About this Issue
Does the Constitution grant the federal government a power over immigration? If so, how, and what are its limits?
Libertarians view the U.S. Constitution as a document that establishes few and strictly enumerated federal powers. If it’s not found in the document in so many words, libertarians are apt to declare that it’s not a power of the federal government at all.
Where, though, is the enumerated power to regulate immigration? This month’s lead essayist, Ilya Somin, argues that there is no such enumerated power, and that immigration probably ought to be unrestricted apart from matters of wartime necessity.
This is a controversial opinion, of course, and we’ve brought in two other legal scholars of significantly divergent views, John Eastman of Chapman University and Gabriel “Jack” Chin of the University of California at Davis. Each will write a response, and discussion will continue through the end of the month. Comments from readers will be open for a similar time.
Does the Constitution Give the Federal Government Power Over Immigration?
Immigration has become one of the most controversial legal and policy issues on the national agenda, especially since Donald Trump won the presidency on a highly restrictionist platform and began to implement his anti-immigration agenda, seeking to drastically reduce both legal and illegal migration.
Legal debates over immigration have also flourished, such as the recent litigation over Trump’s travel ban order, which the Supreme Court narrowly upheld against claims that it was the result of unconstitutional discrimination on the basis of religion. But few have even considered the possibility that the federal government lacks a general power to restrict immigration to begin with. If such power is absent, many federal immigration restrictions are unconstitutional regardless of whether they might violate individual rights.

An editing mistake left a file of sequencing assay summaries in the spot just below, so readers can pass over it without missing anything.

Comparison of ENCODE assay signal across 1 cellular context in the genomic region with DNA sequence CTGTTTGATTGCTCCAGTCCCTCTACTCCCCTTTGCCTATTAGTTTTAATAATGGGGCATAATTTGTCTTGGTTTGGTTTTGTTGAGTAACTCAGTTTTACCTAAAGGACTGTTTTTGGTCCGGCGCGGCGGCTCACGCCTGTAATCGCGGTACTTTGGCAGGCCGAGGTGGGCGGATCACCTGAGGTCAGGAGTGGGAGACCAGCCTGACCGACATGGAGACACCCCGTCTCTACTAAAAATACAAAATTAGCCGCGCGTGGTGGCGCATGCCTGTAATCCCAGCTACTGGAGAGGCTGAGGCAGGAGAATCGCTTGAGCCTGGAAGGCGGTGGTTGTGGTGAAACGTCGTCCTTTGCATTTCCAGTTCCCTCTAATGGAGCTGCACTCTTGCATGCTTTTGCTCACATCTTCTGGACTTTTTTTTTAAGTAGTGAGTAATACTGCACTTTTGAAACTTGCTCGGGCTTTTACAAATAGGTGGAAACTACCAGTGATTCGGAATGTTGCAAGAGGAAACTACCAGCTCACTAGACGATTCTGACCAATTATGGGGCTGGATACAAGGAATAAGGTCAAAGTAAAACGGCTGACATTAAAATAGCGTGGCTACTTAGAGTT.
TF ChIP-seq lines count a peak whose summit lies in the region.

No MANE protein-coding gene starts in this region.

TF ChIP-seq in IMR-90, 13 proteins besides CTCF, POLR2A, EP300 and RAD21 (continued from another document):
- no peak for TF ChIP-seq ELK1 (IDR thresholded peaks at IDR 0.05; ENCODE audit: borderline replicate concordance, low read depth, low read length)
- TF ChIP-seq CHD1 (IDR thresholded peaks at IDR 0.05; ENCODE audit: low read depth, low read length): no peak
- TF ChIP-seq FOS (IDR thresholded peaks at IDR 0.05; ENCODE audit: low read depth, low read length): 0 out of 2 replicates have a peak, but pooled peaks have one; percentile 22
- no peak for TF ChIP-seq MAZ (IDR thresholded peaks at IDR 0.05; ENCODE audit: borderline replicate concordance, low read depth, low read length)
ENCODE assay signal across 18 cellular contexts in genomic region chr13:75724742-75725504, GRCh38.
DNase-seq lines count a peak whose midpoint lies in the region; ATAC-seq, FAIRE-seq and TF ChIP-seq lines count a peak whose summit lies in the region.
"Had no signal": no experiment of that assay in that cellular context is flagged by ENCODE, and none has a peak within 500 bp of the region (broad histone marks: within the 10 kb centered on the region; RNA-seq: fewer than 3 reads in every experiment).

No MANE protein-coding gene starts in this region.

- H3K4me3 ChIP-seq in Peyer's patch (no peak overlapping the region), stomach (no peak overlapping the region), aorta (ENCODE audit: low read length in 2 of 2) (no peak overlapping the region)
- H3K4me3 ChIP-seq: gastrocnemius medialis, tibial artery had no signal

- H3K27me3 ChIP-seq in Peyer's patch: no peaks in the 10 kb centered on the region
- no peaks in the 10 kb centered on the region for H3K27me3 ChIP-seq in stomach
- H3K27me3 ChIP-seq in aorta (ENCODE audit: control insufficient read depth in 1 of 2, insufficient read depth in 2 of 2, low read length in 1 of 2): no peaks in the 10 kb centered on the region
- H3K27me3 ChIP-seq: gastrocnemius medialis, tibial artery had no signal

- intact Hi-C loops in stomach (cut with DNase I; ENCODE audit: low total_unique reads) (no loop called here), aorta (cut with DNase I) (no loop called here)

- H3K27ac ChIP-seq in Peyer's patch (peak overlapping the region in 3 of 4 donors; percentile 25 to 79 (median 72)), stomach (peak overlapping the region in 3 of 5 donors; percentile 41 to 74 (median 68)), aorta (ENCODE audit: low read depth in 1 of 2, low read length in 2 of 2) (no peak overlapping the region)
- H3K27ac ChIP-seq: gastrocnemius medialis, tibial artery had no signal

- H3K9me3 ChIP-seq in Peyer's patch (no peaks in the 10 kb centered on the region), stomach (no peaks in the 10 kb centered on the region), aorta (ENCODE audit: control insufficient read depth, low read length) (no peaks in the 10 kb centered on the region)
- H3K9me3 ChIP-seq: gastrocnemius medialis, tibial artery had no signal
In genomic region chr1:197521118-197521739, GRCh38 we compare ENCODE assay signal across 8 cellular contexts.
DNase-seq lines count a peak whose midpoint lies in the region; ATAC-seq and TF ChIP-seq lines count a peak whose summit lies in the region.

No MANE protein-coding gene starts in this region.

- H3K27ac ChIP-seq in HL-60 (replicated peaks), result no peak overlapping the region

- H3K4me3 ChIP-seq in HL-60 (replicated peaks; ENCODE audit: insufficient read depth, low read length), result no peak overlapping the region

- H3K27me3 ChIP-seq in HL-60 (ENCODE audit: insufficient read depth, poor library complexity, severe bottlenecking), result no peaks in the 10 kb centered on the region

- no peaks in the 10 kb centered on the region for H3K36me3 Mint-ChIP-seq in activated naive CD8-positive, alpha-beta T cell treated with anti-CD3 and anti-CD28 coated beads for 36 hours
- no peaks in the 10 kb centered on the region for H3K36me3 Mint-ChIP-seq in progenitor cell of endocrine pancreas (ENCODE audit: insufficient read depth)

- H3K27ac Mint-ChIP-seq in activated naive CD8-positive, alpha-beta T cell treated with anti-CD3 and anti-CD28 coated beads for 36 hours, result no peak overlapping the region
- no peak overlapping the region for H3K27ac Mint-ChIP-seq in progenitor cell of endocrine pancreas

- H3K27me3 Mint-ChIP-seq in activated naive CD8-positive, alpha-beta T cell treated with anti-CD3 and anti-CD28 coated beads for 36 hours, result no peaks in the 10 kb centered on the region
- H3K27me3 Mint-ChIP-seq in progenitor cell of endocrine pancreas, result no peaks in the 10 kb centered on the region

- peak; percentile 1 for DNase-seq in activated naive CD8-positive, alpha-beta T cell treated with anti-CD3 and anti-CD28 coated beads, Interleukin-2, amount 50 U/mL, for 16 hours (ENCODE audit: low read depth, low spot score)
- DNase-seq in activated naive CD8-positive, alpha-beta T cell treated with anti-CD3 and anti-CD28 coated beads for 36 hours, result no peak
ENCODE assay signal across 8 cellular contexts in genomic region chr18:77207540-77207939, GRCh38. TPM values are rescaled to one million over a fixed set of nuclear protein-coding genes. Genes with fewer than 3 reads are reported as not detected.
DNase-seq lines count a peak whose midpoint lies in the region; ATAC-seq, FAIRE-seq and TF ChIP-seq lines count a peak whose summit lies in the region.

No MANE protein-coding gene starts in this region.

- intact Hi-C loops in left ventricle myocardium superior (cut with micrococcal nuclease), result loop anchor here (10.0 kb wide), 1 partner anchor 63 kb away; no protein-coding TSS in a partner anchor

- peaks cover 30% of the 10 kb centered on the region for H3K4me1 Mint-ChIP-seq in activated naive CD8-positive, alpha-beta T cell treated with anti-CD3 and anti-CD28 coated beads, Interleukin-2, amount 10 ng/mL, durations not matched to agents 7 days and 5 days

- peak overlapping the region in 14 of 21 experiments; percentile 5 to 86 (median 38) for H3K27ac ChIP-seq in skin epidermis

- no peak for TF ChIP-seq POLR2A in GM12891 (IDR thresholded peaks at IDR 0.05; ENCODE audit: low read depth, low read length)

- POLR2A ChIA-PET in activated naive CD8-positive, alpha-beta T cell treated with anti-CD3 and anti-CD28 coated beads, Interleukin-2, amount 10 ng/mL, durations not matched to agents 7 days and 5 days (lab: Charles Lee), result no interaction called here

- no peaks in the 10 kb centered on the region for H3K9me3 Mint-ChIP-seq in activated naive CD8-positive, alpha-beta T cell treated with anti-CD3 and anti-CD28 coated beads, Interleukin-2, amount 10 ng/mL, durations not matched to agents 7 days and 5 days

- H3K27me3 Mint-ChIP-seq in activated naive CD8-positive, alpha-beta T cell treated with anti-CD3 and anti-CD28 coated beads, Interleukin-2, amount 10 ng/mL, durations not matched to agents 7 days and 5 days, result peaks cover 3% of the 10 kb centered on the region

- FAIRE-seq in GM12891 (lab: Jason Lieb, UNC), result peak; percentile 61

And absent it is. If you peruse the list of federal powers in Articles I and II of the Constitution, a general power to restrict immigration is notable by its absence. It just simply is not there. That is not because the Framers only included a small number of very important powers and then left the rest to implication. To the contrary, Article I contains a long and detailed list of congressional powers, including comparatively minor ones, such as the authority to establish “post roads” and “fix the Standards of Weights and Measures.” If the Framers had wanted to give the federal government so massively important a power as the authority to ban immigration, one would think they would have clearly said so.
Legal theorists have developed a vast cottage industry of arguments claiming that the power over immigration can be implied from other authorities given the federal government, or that it is somehow present without being enumerated at all. But these efforts are ultimately unavailing.